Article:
Grant Number: DUE: 9552147
The purpose of this poster is demonstrate some of the features and uses of the software "system" called MILTON (an acronym loosely derived from "Mathematica Interactive Library Toolbar"). MILTON was developed by the presenters in support of the ILI grant entitled "A Laboratory Classroom to Support an Alternative Technology-Based Mathematics Curriculum." The purpose of this grant was to equip (or upgrade) two laboratory classrooms of PCs to support an alternative technology-based mathematics curriculum that any technical major could pursue through at least the first two years. A poster illustrating the overall nature and goals of the grant was presented at last year's session. For this poster, however, as the grant nears its completion, we have chosen to focus on one of the most promising aspects of the project: the success we have achieved in integrating the use of Mathematica into lower-division courses. We feel this success has been possible due to MILTON.
MILTON consists of two major parts: a Mathematica package of functions specially designed for use at the freshman and sophomore level, and a toolbar coded in Visual Basic that provides an alternative to the command-line Notebook interface for executing functions in the package. The function package consists of more than 30 so-called "high-level" functions. By "high-level" function we mean a function capable of processing both numerical and symbolic input, which might request or require user interaction during execution, and which may have complex output consisting of numerical, textual and graphical components. Many examples of such functions will be demonstrated. At present, students can utilize the same package for four courses: College Algebra, Applied Calculus, Precalculus, and Discrete Math, with more functions from the package introduced to the student as he or she progresses through these courses. This consistency sharply reduces the amount of time a student must devote to studying documentation, help diminishes the culture shock that accompanies each new semester, and furnishes a crucial unifying motif the student can use to mentally link topics from one course to the next. Each high-level function is centered around a particular skill, concept or result. Functions are also used to instantiate and manipulate models of abstract objects, such as certain types of sets. At the most basic level, skill functions serve to simplify or eliminate difficult computations; but these functions do not act as mere oracles that automatically perform certain types of computations or execute key algorithms. There is not be a one-to-one correspondence between problem types and skill functions. Function interfaces and outputs are organized to obligate conceptual understanding, and there are many instances when the output from one function is needed as input to other functions to successfully construct a solution to a problem.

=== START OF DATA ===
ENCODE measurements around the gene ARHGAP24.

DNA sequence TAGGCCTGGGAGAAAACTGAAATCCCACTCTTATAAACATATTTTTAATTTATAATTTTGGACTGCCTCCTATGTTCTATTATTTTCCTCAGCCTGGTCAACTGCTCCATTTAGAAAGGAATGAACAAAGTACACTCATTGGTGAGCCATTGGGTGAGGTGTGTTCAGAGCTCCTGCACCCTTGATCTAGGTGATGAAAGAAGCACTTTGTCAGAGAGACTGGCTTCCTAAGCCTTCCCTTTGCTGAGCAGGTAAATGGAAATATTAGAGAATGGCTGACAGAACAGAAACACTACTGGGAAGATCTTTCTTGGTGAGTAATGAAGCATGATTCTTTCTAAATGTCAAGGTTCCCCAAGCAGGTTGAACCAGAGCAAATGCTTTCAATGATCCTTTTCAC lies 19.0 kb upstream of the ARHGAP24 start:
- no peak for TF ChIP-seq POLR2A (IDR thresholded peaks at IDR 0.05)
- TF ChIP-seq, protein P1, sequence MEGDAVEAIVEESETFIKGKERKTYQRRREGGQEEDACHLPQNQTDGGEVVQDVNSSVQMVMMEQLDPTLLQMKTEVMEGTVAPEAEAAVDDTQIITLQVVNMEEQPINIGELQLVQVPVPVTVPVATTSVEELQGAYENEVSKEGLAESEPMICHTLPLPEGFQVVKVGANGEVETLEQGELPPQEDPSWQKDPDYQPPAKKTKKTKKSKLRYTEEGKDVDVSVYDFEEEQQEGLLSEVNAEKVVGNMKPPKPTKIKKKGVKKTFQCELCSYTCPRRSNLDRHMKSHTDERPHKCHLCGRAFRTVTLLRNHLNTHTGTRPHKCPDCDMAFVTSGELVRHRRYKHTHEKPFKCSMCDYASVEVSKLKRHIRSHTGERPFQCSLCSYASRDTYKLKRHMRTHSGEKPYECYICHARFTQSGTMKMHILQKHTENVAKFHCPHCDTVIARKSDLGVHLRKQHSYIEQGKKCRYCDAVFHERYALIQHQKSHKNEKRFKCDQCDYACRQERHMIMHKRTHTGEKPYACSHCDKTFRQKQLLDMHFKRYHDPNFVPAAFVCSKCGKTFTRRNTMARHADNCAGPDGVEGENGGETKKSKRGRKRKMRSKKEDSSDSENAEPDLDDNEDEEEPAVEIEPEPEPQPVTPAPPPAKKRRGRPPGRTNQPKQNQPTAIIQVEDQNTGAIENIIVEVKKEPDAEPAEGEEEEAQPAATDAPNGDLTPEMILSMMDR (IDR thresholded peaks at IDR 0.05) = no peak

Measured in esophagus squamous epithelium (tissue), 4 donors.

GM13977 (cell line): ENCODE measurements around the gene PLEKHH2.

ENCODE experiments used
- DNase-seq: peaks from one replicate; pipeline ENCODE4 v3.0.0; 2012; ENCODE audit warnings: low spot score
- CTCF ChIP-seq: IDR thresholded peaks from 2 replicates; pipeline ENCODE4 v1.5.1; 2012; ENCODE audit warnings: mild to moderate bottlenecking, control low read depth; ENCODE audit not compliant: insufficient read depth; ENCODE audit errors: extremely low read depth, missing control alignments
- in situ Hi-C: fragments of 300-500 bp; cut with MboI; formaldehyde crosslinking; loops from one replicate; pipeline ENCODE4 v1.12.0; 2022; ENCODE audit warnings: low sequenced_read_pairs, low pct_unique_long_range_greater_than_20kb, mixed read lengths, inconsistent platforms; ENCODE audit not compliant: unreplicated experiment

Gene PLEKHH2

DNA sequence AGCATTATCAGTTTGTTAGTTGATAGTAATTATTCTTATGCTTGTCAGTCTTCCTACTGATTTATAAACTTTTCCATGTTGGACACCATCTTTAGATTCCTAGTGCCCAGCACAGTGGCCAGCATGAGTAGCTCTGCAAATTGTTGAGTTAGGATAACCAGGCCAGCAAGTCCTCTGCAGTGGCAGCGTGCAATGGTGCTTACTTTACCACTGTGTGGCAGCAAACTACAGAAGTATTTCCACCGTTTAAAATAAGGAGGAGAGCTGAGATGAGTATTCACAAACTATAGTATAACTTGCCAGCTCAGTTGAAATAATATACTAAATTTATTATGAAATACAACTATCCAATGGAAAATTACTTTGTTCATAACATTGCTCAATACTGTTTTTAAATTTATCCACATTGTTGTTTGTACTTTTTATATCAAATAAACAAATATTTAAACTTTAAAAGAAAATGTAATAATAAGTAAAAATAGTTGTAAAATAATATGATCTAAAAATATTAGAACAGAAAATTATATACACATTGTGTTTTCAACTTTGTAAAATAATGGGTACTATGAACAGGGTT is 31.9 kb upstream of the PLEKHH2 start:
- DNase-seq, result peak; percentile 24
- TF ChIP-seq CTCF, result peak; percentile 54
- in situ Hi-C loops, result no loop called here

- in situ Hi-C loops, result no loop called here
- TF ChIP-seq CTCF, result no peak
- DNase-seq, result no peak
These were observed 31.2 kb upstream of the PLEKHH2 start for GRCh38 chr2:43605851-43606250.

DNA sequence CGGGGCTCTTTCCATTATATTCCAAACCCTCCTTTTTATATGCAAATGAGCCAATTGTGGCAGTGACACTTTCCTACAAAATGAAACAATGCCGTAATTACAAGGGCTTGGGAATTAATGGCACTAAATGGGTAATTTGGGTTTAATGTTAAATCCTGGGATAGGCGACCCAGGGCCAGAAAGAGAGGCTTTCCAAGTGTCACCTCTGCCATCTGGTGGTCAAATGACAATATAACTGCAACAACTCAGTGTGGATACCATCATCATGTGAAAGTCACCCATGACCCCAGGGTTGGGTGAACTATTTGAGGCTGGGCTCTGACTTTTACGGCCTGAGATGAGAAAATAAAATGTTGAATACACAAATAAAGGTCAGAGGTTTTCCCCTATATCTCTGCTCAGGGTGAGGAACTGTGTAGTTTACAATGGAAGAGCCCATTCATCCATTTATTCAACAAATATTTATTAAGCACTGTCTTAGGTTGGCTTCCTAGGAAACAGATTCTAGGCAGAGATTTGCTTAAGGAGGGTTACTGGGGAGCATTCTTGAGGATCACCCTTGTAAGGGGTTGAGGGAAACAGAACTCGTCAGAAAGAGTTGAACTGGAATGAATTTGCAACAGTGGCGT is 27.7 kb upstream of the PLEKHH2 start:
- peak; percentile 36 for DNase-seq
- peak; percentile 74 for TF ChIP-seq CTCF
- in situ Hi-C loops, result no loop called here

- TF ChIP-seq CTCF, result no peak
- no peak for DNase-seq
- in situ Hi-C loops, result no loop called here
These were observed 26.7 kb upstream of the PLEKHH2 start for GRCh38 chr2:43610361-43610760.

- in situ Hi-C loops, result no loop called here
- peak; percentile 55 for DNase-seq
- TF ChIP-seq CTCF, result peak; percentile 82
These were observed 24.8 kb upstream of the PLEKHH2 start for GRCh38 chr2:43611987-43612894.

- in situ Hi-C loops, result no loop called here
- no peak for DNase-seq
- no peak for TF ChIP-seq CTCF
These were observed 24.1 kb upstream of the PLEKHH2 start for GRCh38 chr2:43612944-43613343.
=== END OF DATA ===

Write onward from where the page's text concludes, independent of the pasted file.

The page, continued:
To protect novice students from the underlying Mathematica syntax and to simplify the use of Mathematica package, we have developed a Visual Basic applet in the form of a toolbar of buttons and dialog boxes. Each of these buttons corresponds to a high-level function and has a distinct and intuitive icon that represents the function. By clicking on the button, a dialog box is opened that allows the user to input the various parameters that are necessary for that function to execute. The applet then constructs the correct command-line syntax for the function and pastes this into the Mathematica notebook where it is executed automatically.
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